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Android is the leading mobile operating system, but there some important things for enterprise adopters to consider, according to a mobile forensics expert.
Smartphones and tablets have become indispensable for business, but enterprises should proceed with caution when deploying devices running Android, according to Michael Spreitzenbarth, team lead and IT security consultant at Siemens Cert.
“With around 300 security vulnerabilities reported in Android in the first nine months of 2015 and more than 200 vulnerabilities found in 150 apps tested, enterprises need to think about the risks as well as the benefits,” he told the (ISC)2 Security Congress, Europe, the Middle-East and Africa 2015 in Munich.
The biggest benefits of using Android in the enterprise include the fact that Android devices, accessories and apps tend to be less costly than those for competing operating systems, and with more than a million apps in the official Android app store there is an app for every use-case.
“This means offers enterprises with huge cost savings as they are unlikely to need to develop any apps themselves to meet their business needs, and a larger proportion of apps in the Android app stores are available free of charge,” said Spreitzenbarth.
However, he said enterprises should be aware that many manufacturers do not talk about security vulnerabilities in their devices, patching is poor, there are few security advisories available, and research shows 87% of Android devices are vulnerable to at least one critical attack.
“Although Google patches fast and diligently, manufacturers tend to patch only if media pressure is very high because it takes time and money to update all versions of Android in use on their devices, and service providers have to approve and sometimes modify each patch,” said Spreitzenbarth.
As result, security updates can take weeks, months and even years to be distributed and applied.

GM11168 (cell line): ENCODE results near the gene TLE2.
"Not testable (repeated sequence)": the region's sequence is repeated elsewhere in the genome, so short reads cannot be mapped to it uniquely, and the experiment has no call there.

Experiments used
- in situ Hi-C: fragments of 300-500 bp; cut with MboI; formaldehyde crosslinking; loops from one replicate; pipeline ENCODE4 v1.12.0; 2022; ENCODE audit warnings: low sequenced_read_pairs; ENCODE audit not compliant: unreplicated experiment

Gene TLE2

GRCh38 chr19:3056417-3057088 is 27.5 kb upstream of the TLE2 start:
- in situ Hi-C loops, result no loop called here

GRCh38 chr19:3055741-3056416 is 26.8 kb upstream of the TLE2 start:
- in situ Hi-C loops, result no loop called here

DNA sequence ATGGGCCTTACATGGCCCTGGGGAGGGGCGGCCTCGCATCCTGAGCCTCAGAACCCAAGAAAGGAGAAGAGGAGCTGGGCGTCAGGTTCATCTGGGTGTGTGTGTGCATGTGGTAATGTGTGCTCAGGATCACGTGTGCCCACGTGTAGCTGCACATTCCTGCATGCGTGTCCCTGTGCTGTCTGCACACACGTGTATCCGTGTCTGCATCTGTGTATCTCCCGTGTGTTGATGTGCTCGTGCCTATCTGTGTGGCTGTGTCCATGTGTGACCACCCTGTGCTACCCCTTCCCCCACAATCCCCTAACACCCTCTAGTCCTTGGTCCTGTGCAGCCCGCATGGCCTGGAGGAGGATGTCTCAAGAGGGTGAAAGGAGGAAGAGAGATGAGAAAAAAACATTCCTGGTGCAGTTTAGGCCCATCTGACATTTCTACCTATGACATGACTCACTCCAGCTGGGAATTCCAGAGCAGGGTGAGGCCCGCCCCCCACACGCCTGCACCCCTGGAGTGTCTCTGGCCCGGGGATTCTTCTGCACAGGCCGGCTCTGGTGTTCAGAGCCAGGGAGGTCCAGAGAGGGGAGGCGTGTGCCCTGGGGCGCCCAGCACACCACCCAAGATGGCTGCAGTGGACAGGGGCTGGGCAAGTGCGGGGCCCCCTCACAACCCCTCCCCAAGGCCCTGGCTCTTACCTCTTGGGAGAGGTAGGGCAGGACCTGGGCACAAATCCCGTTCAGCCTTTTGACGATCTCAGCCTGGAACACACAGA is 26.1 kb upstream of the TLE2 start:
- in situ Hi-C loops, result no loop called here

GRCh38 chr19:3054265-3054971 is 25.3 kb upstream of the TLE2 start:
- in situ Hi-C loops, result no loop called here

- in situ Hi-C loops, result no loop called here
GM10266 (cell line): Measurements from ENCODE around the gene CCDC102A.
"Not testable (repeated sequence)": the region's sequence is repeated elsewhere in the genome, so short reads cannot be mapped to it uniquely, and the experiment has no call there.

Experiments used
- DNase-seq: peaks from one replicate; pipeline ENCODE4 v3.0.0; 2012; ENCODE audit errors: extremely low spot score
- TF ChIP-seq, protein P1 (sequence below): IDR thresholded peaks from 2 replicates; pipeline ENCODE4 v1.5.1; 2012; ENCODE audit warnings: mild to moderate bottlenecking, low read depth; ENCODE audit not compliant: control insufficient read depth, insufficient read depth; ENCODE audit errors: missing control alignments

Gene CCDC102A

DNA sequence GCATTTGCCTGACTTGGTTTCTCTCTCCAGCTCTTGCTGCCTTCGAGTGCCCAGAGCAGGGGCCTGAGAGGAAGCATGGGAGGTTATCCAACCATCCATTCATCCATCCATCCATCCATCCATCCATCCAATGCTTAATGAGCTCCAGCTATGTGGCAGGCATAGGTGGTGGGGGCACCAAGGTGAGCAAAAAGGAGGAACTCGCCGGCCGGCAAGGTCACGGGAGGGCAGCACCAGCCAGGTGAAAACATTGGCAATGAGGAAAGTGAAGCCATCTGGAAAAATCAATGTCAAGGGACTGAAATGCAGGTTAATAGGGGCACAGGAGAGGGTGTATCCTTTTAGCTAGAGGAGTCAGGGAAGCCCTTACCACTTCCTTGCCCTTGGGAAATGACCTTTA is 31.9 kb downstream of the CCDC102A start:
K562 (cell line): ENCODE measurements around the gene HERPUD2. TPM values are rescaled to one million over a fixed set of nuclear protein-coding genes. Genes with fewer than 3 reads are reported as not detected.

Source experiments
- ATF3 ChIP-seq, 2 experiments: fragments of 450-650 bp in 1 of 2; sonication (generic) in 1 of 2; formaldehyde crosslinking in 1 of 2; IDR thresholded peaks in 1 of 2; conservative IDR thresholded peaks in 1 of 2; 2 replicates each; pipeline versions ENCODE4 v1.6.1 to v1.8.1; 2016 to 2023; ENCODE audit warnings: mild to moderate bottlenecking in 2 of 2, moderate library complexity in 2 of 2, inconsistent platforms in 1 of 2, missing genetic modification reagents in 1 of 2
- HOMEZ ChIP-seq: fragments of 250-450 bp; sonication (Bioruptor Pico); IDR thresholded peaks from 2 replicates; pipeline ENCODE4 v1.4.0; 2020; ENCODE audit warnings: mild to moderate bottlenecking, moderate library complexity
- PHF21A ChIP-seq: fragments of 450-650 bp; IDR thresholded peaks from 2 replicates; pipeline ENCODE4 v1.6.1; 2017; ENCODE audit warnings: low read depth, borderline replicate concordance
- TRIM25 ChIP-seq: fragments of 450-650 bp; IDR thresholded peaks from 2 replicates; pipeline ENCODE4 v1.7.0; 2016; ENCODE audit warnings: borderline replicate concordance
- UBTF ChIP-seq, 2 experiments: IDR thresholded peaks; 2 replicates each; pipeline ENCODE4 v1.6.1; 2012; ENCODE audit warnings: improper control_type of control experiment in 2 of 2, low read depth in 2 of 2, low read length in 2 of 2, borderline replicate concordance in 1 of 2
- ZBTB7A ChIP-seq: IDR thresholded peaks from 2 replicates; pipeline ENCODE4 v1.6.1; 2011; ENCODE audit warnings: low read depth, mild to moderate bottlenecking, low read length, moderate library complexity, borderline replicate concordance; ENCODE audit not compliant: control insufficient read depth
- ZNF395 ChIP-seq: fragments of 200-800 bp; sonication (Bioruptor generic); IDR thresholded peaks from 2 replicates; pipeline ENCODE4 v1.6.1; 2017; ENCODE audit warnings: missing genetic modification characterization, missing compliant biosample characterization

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Manufacturers also tend to be slow to respond to reports of security vulnerabilities, he said, citing one case where it took a manufacturer nearly a year to roll out security patches after being notified of a severe vulnerability affecting several devices.
Another key security challenge to enterprises using Android devices is that there is no general device management application program interface (API) for mobile device management (MDM) systems that can be used for all devices.
“There is often even no device management API for all devices from the same manufacturer or the same version of Android, which makes it difficult to create and apply a company-wide security policy, which is particularly challenging for multinational companies,” said Spreitzenbarth.
Third-party applications also represent a danger, he said, with many of these apps containing code designed to collect sensitive or personal data from users.
In light of the risks, he said enterprises using Android devices need to pay particular attention to user awareness, device hardening, vulnerability management and application testing.
“Users tend to install anything and everything, so companies need to ensure employees understand the threats and the importance of abiding by mobile security policies.
“They need to treat corporate data the same way as personal secrets and treat data on mobile devices the same way as data on laptops and desktops.”
Spreitzenbarth said companies should create and maintain guides for hardening all Android devices in use by employees and ensure those guidelines are enforced.
Enterprises should also ensure that they are aware of the security risks associated with all devices in use by employees and to take steps to mitigate these continually emerging risks.
“Organisations should test every business app to ascertain what data it is able to access. Automated tests are a good place to start,” said Spreitzenbarth.
On a positive note, he said Google is working to improve the situation with initiatives such as Android for Work, which is designed to enable IT to manage and secure business applications on a work-specific profile, better APIs for MDM, and the introduction of the Nexus Security Bulletin, which is the first public Android security advisory.
Other Android security initiatives include Samsung’s Knox, a set of enterprise mobility management services that offers mobile device and data protection and management.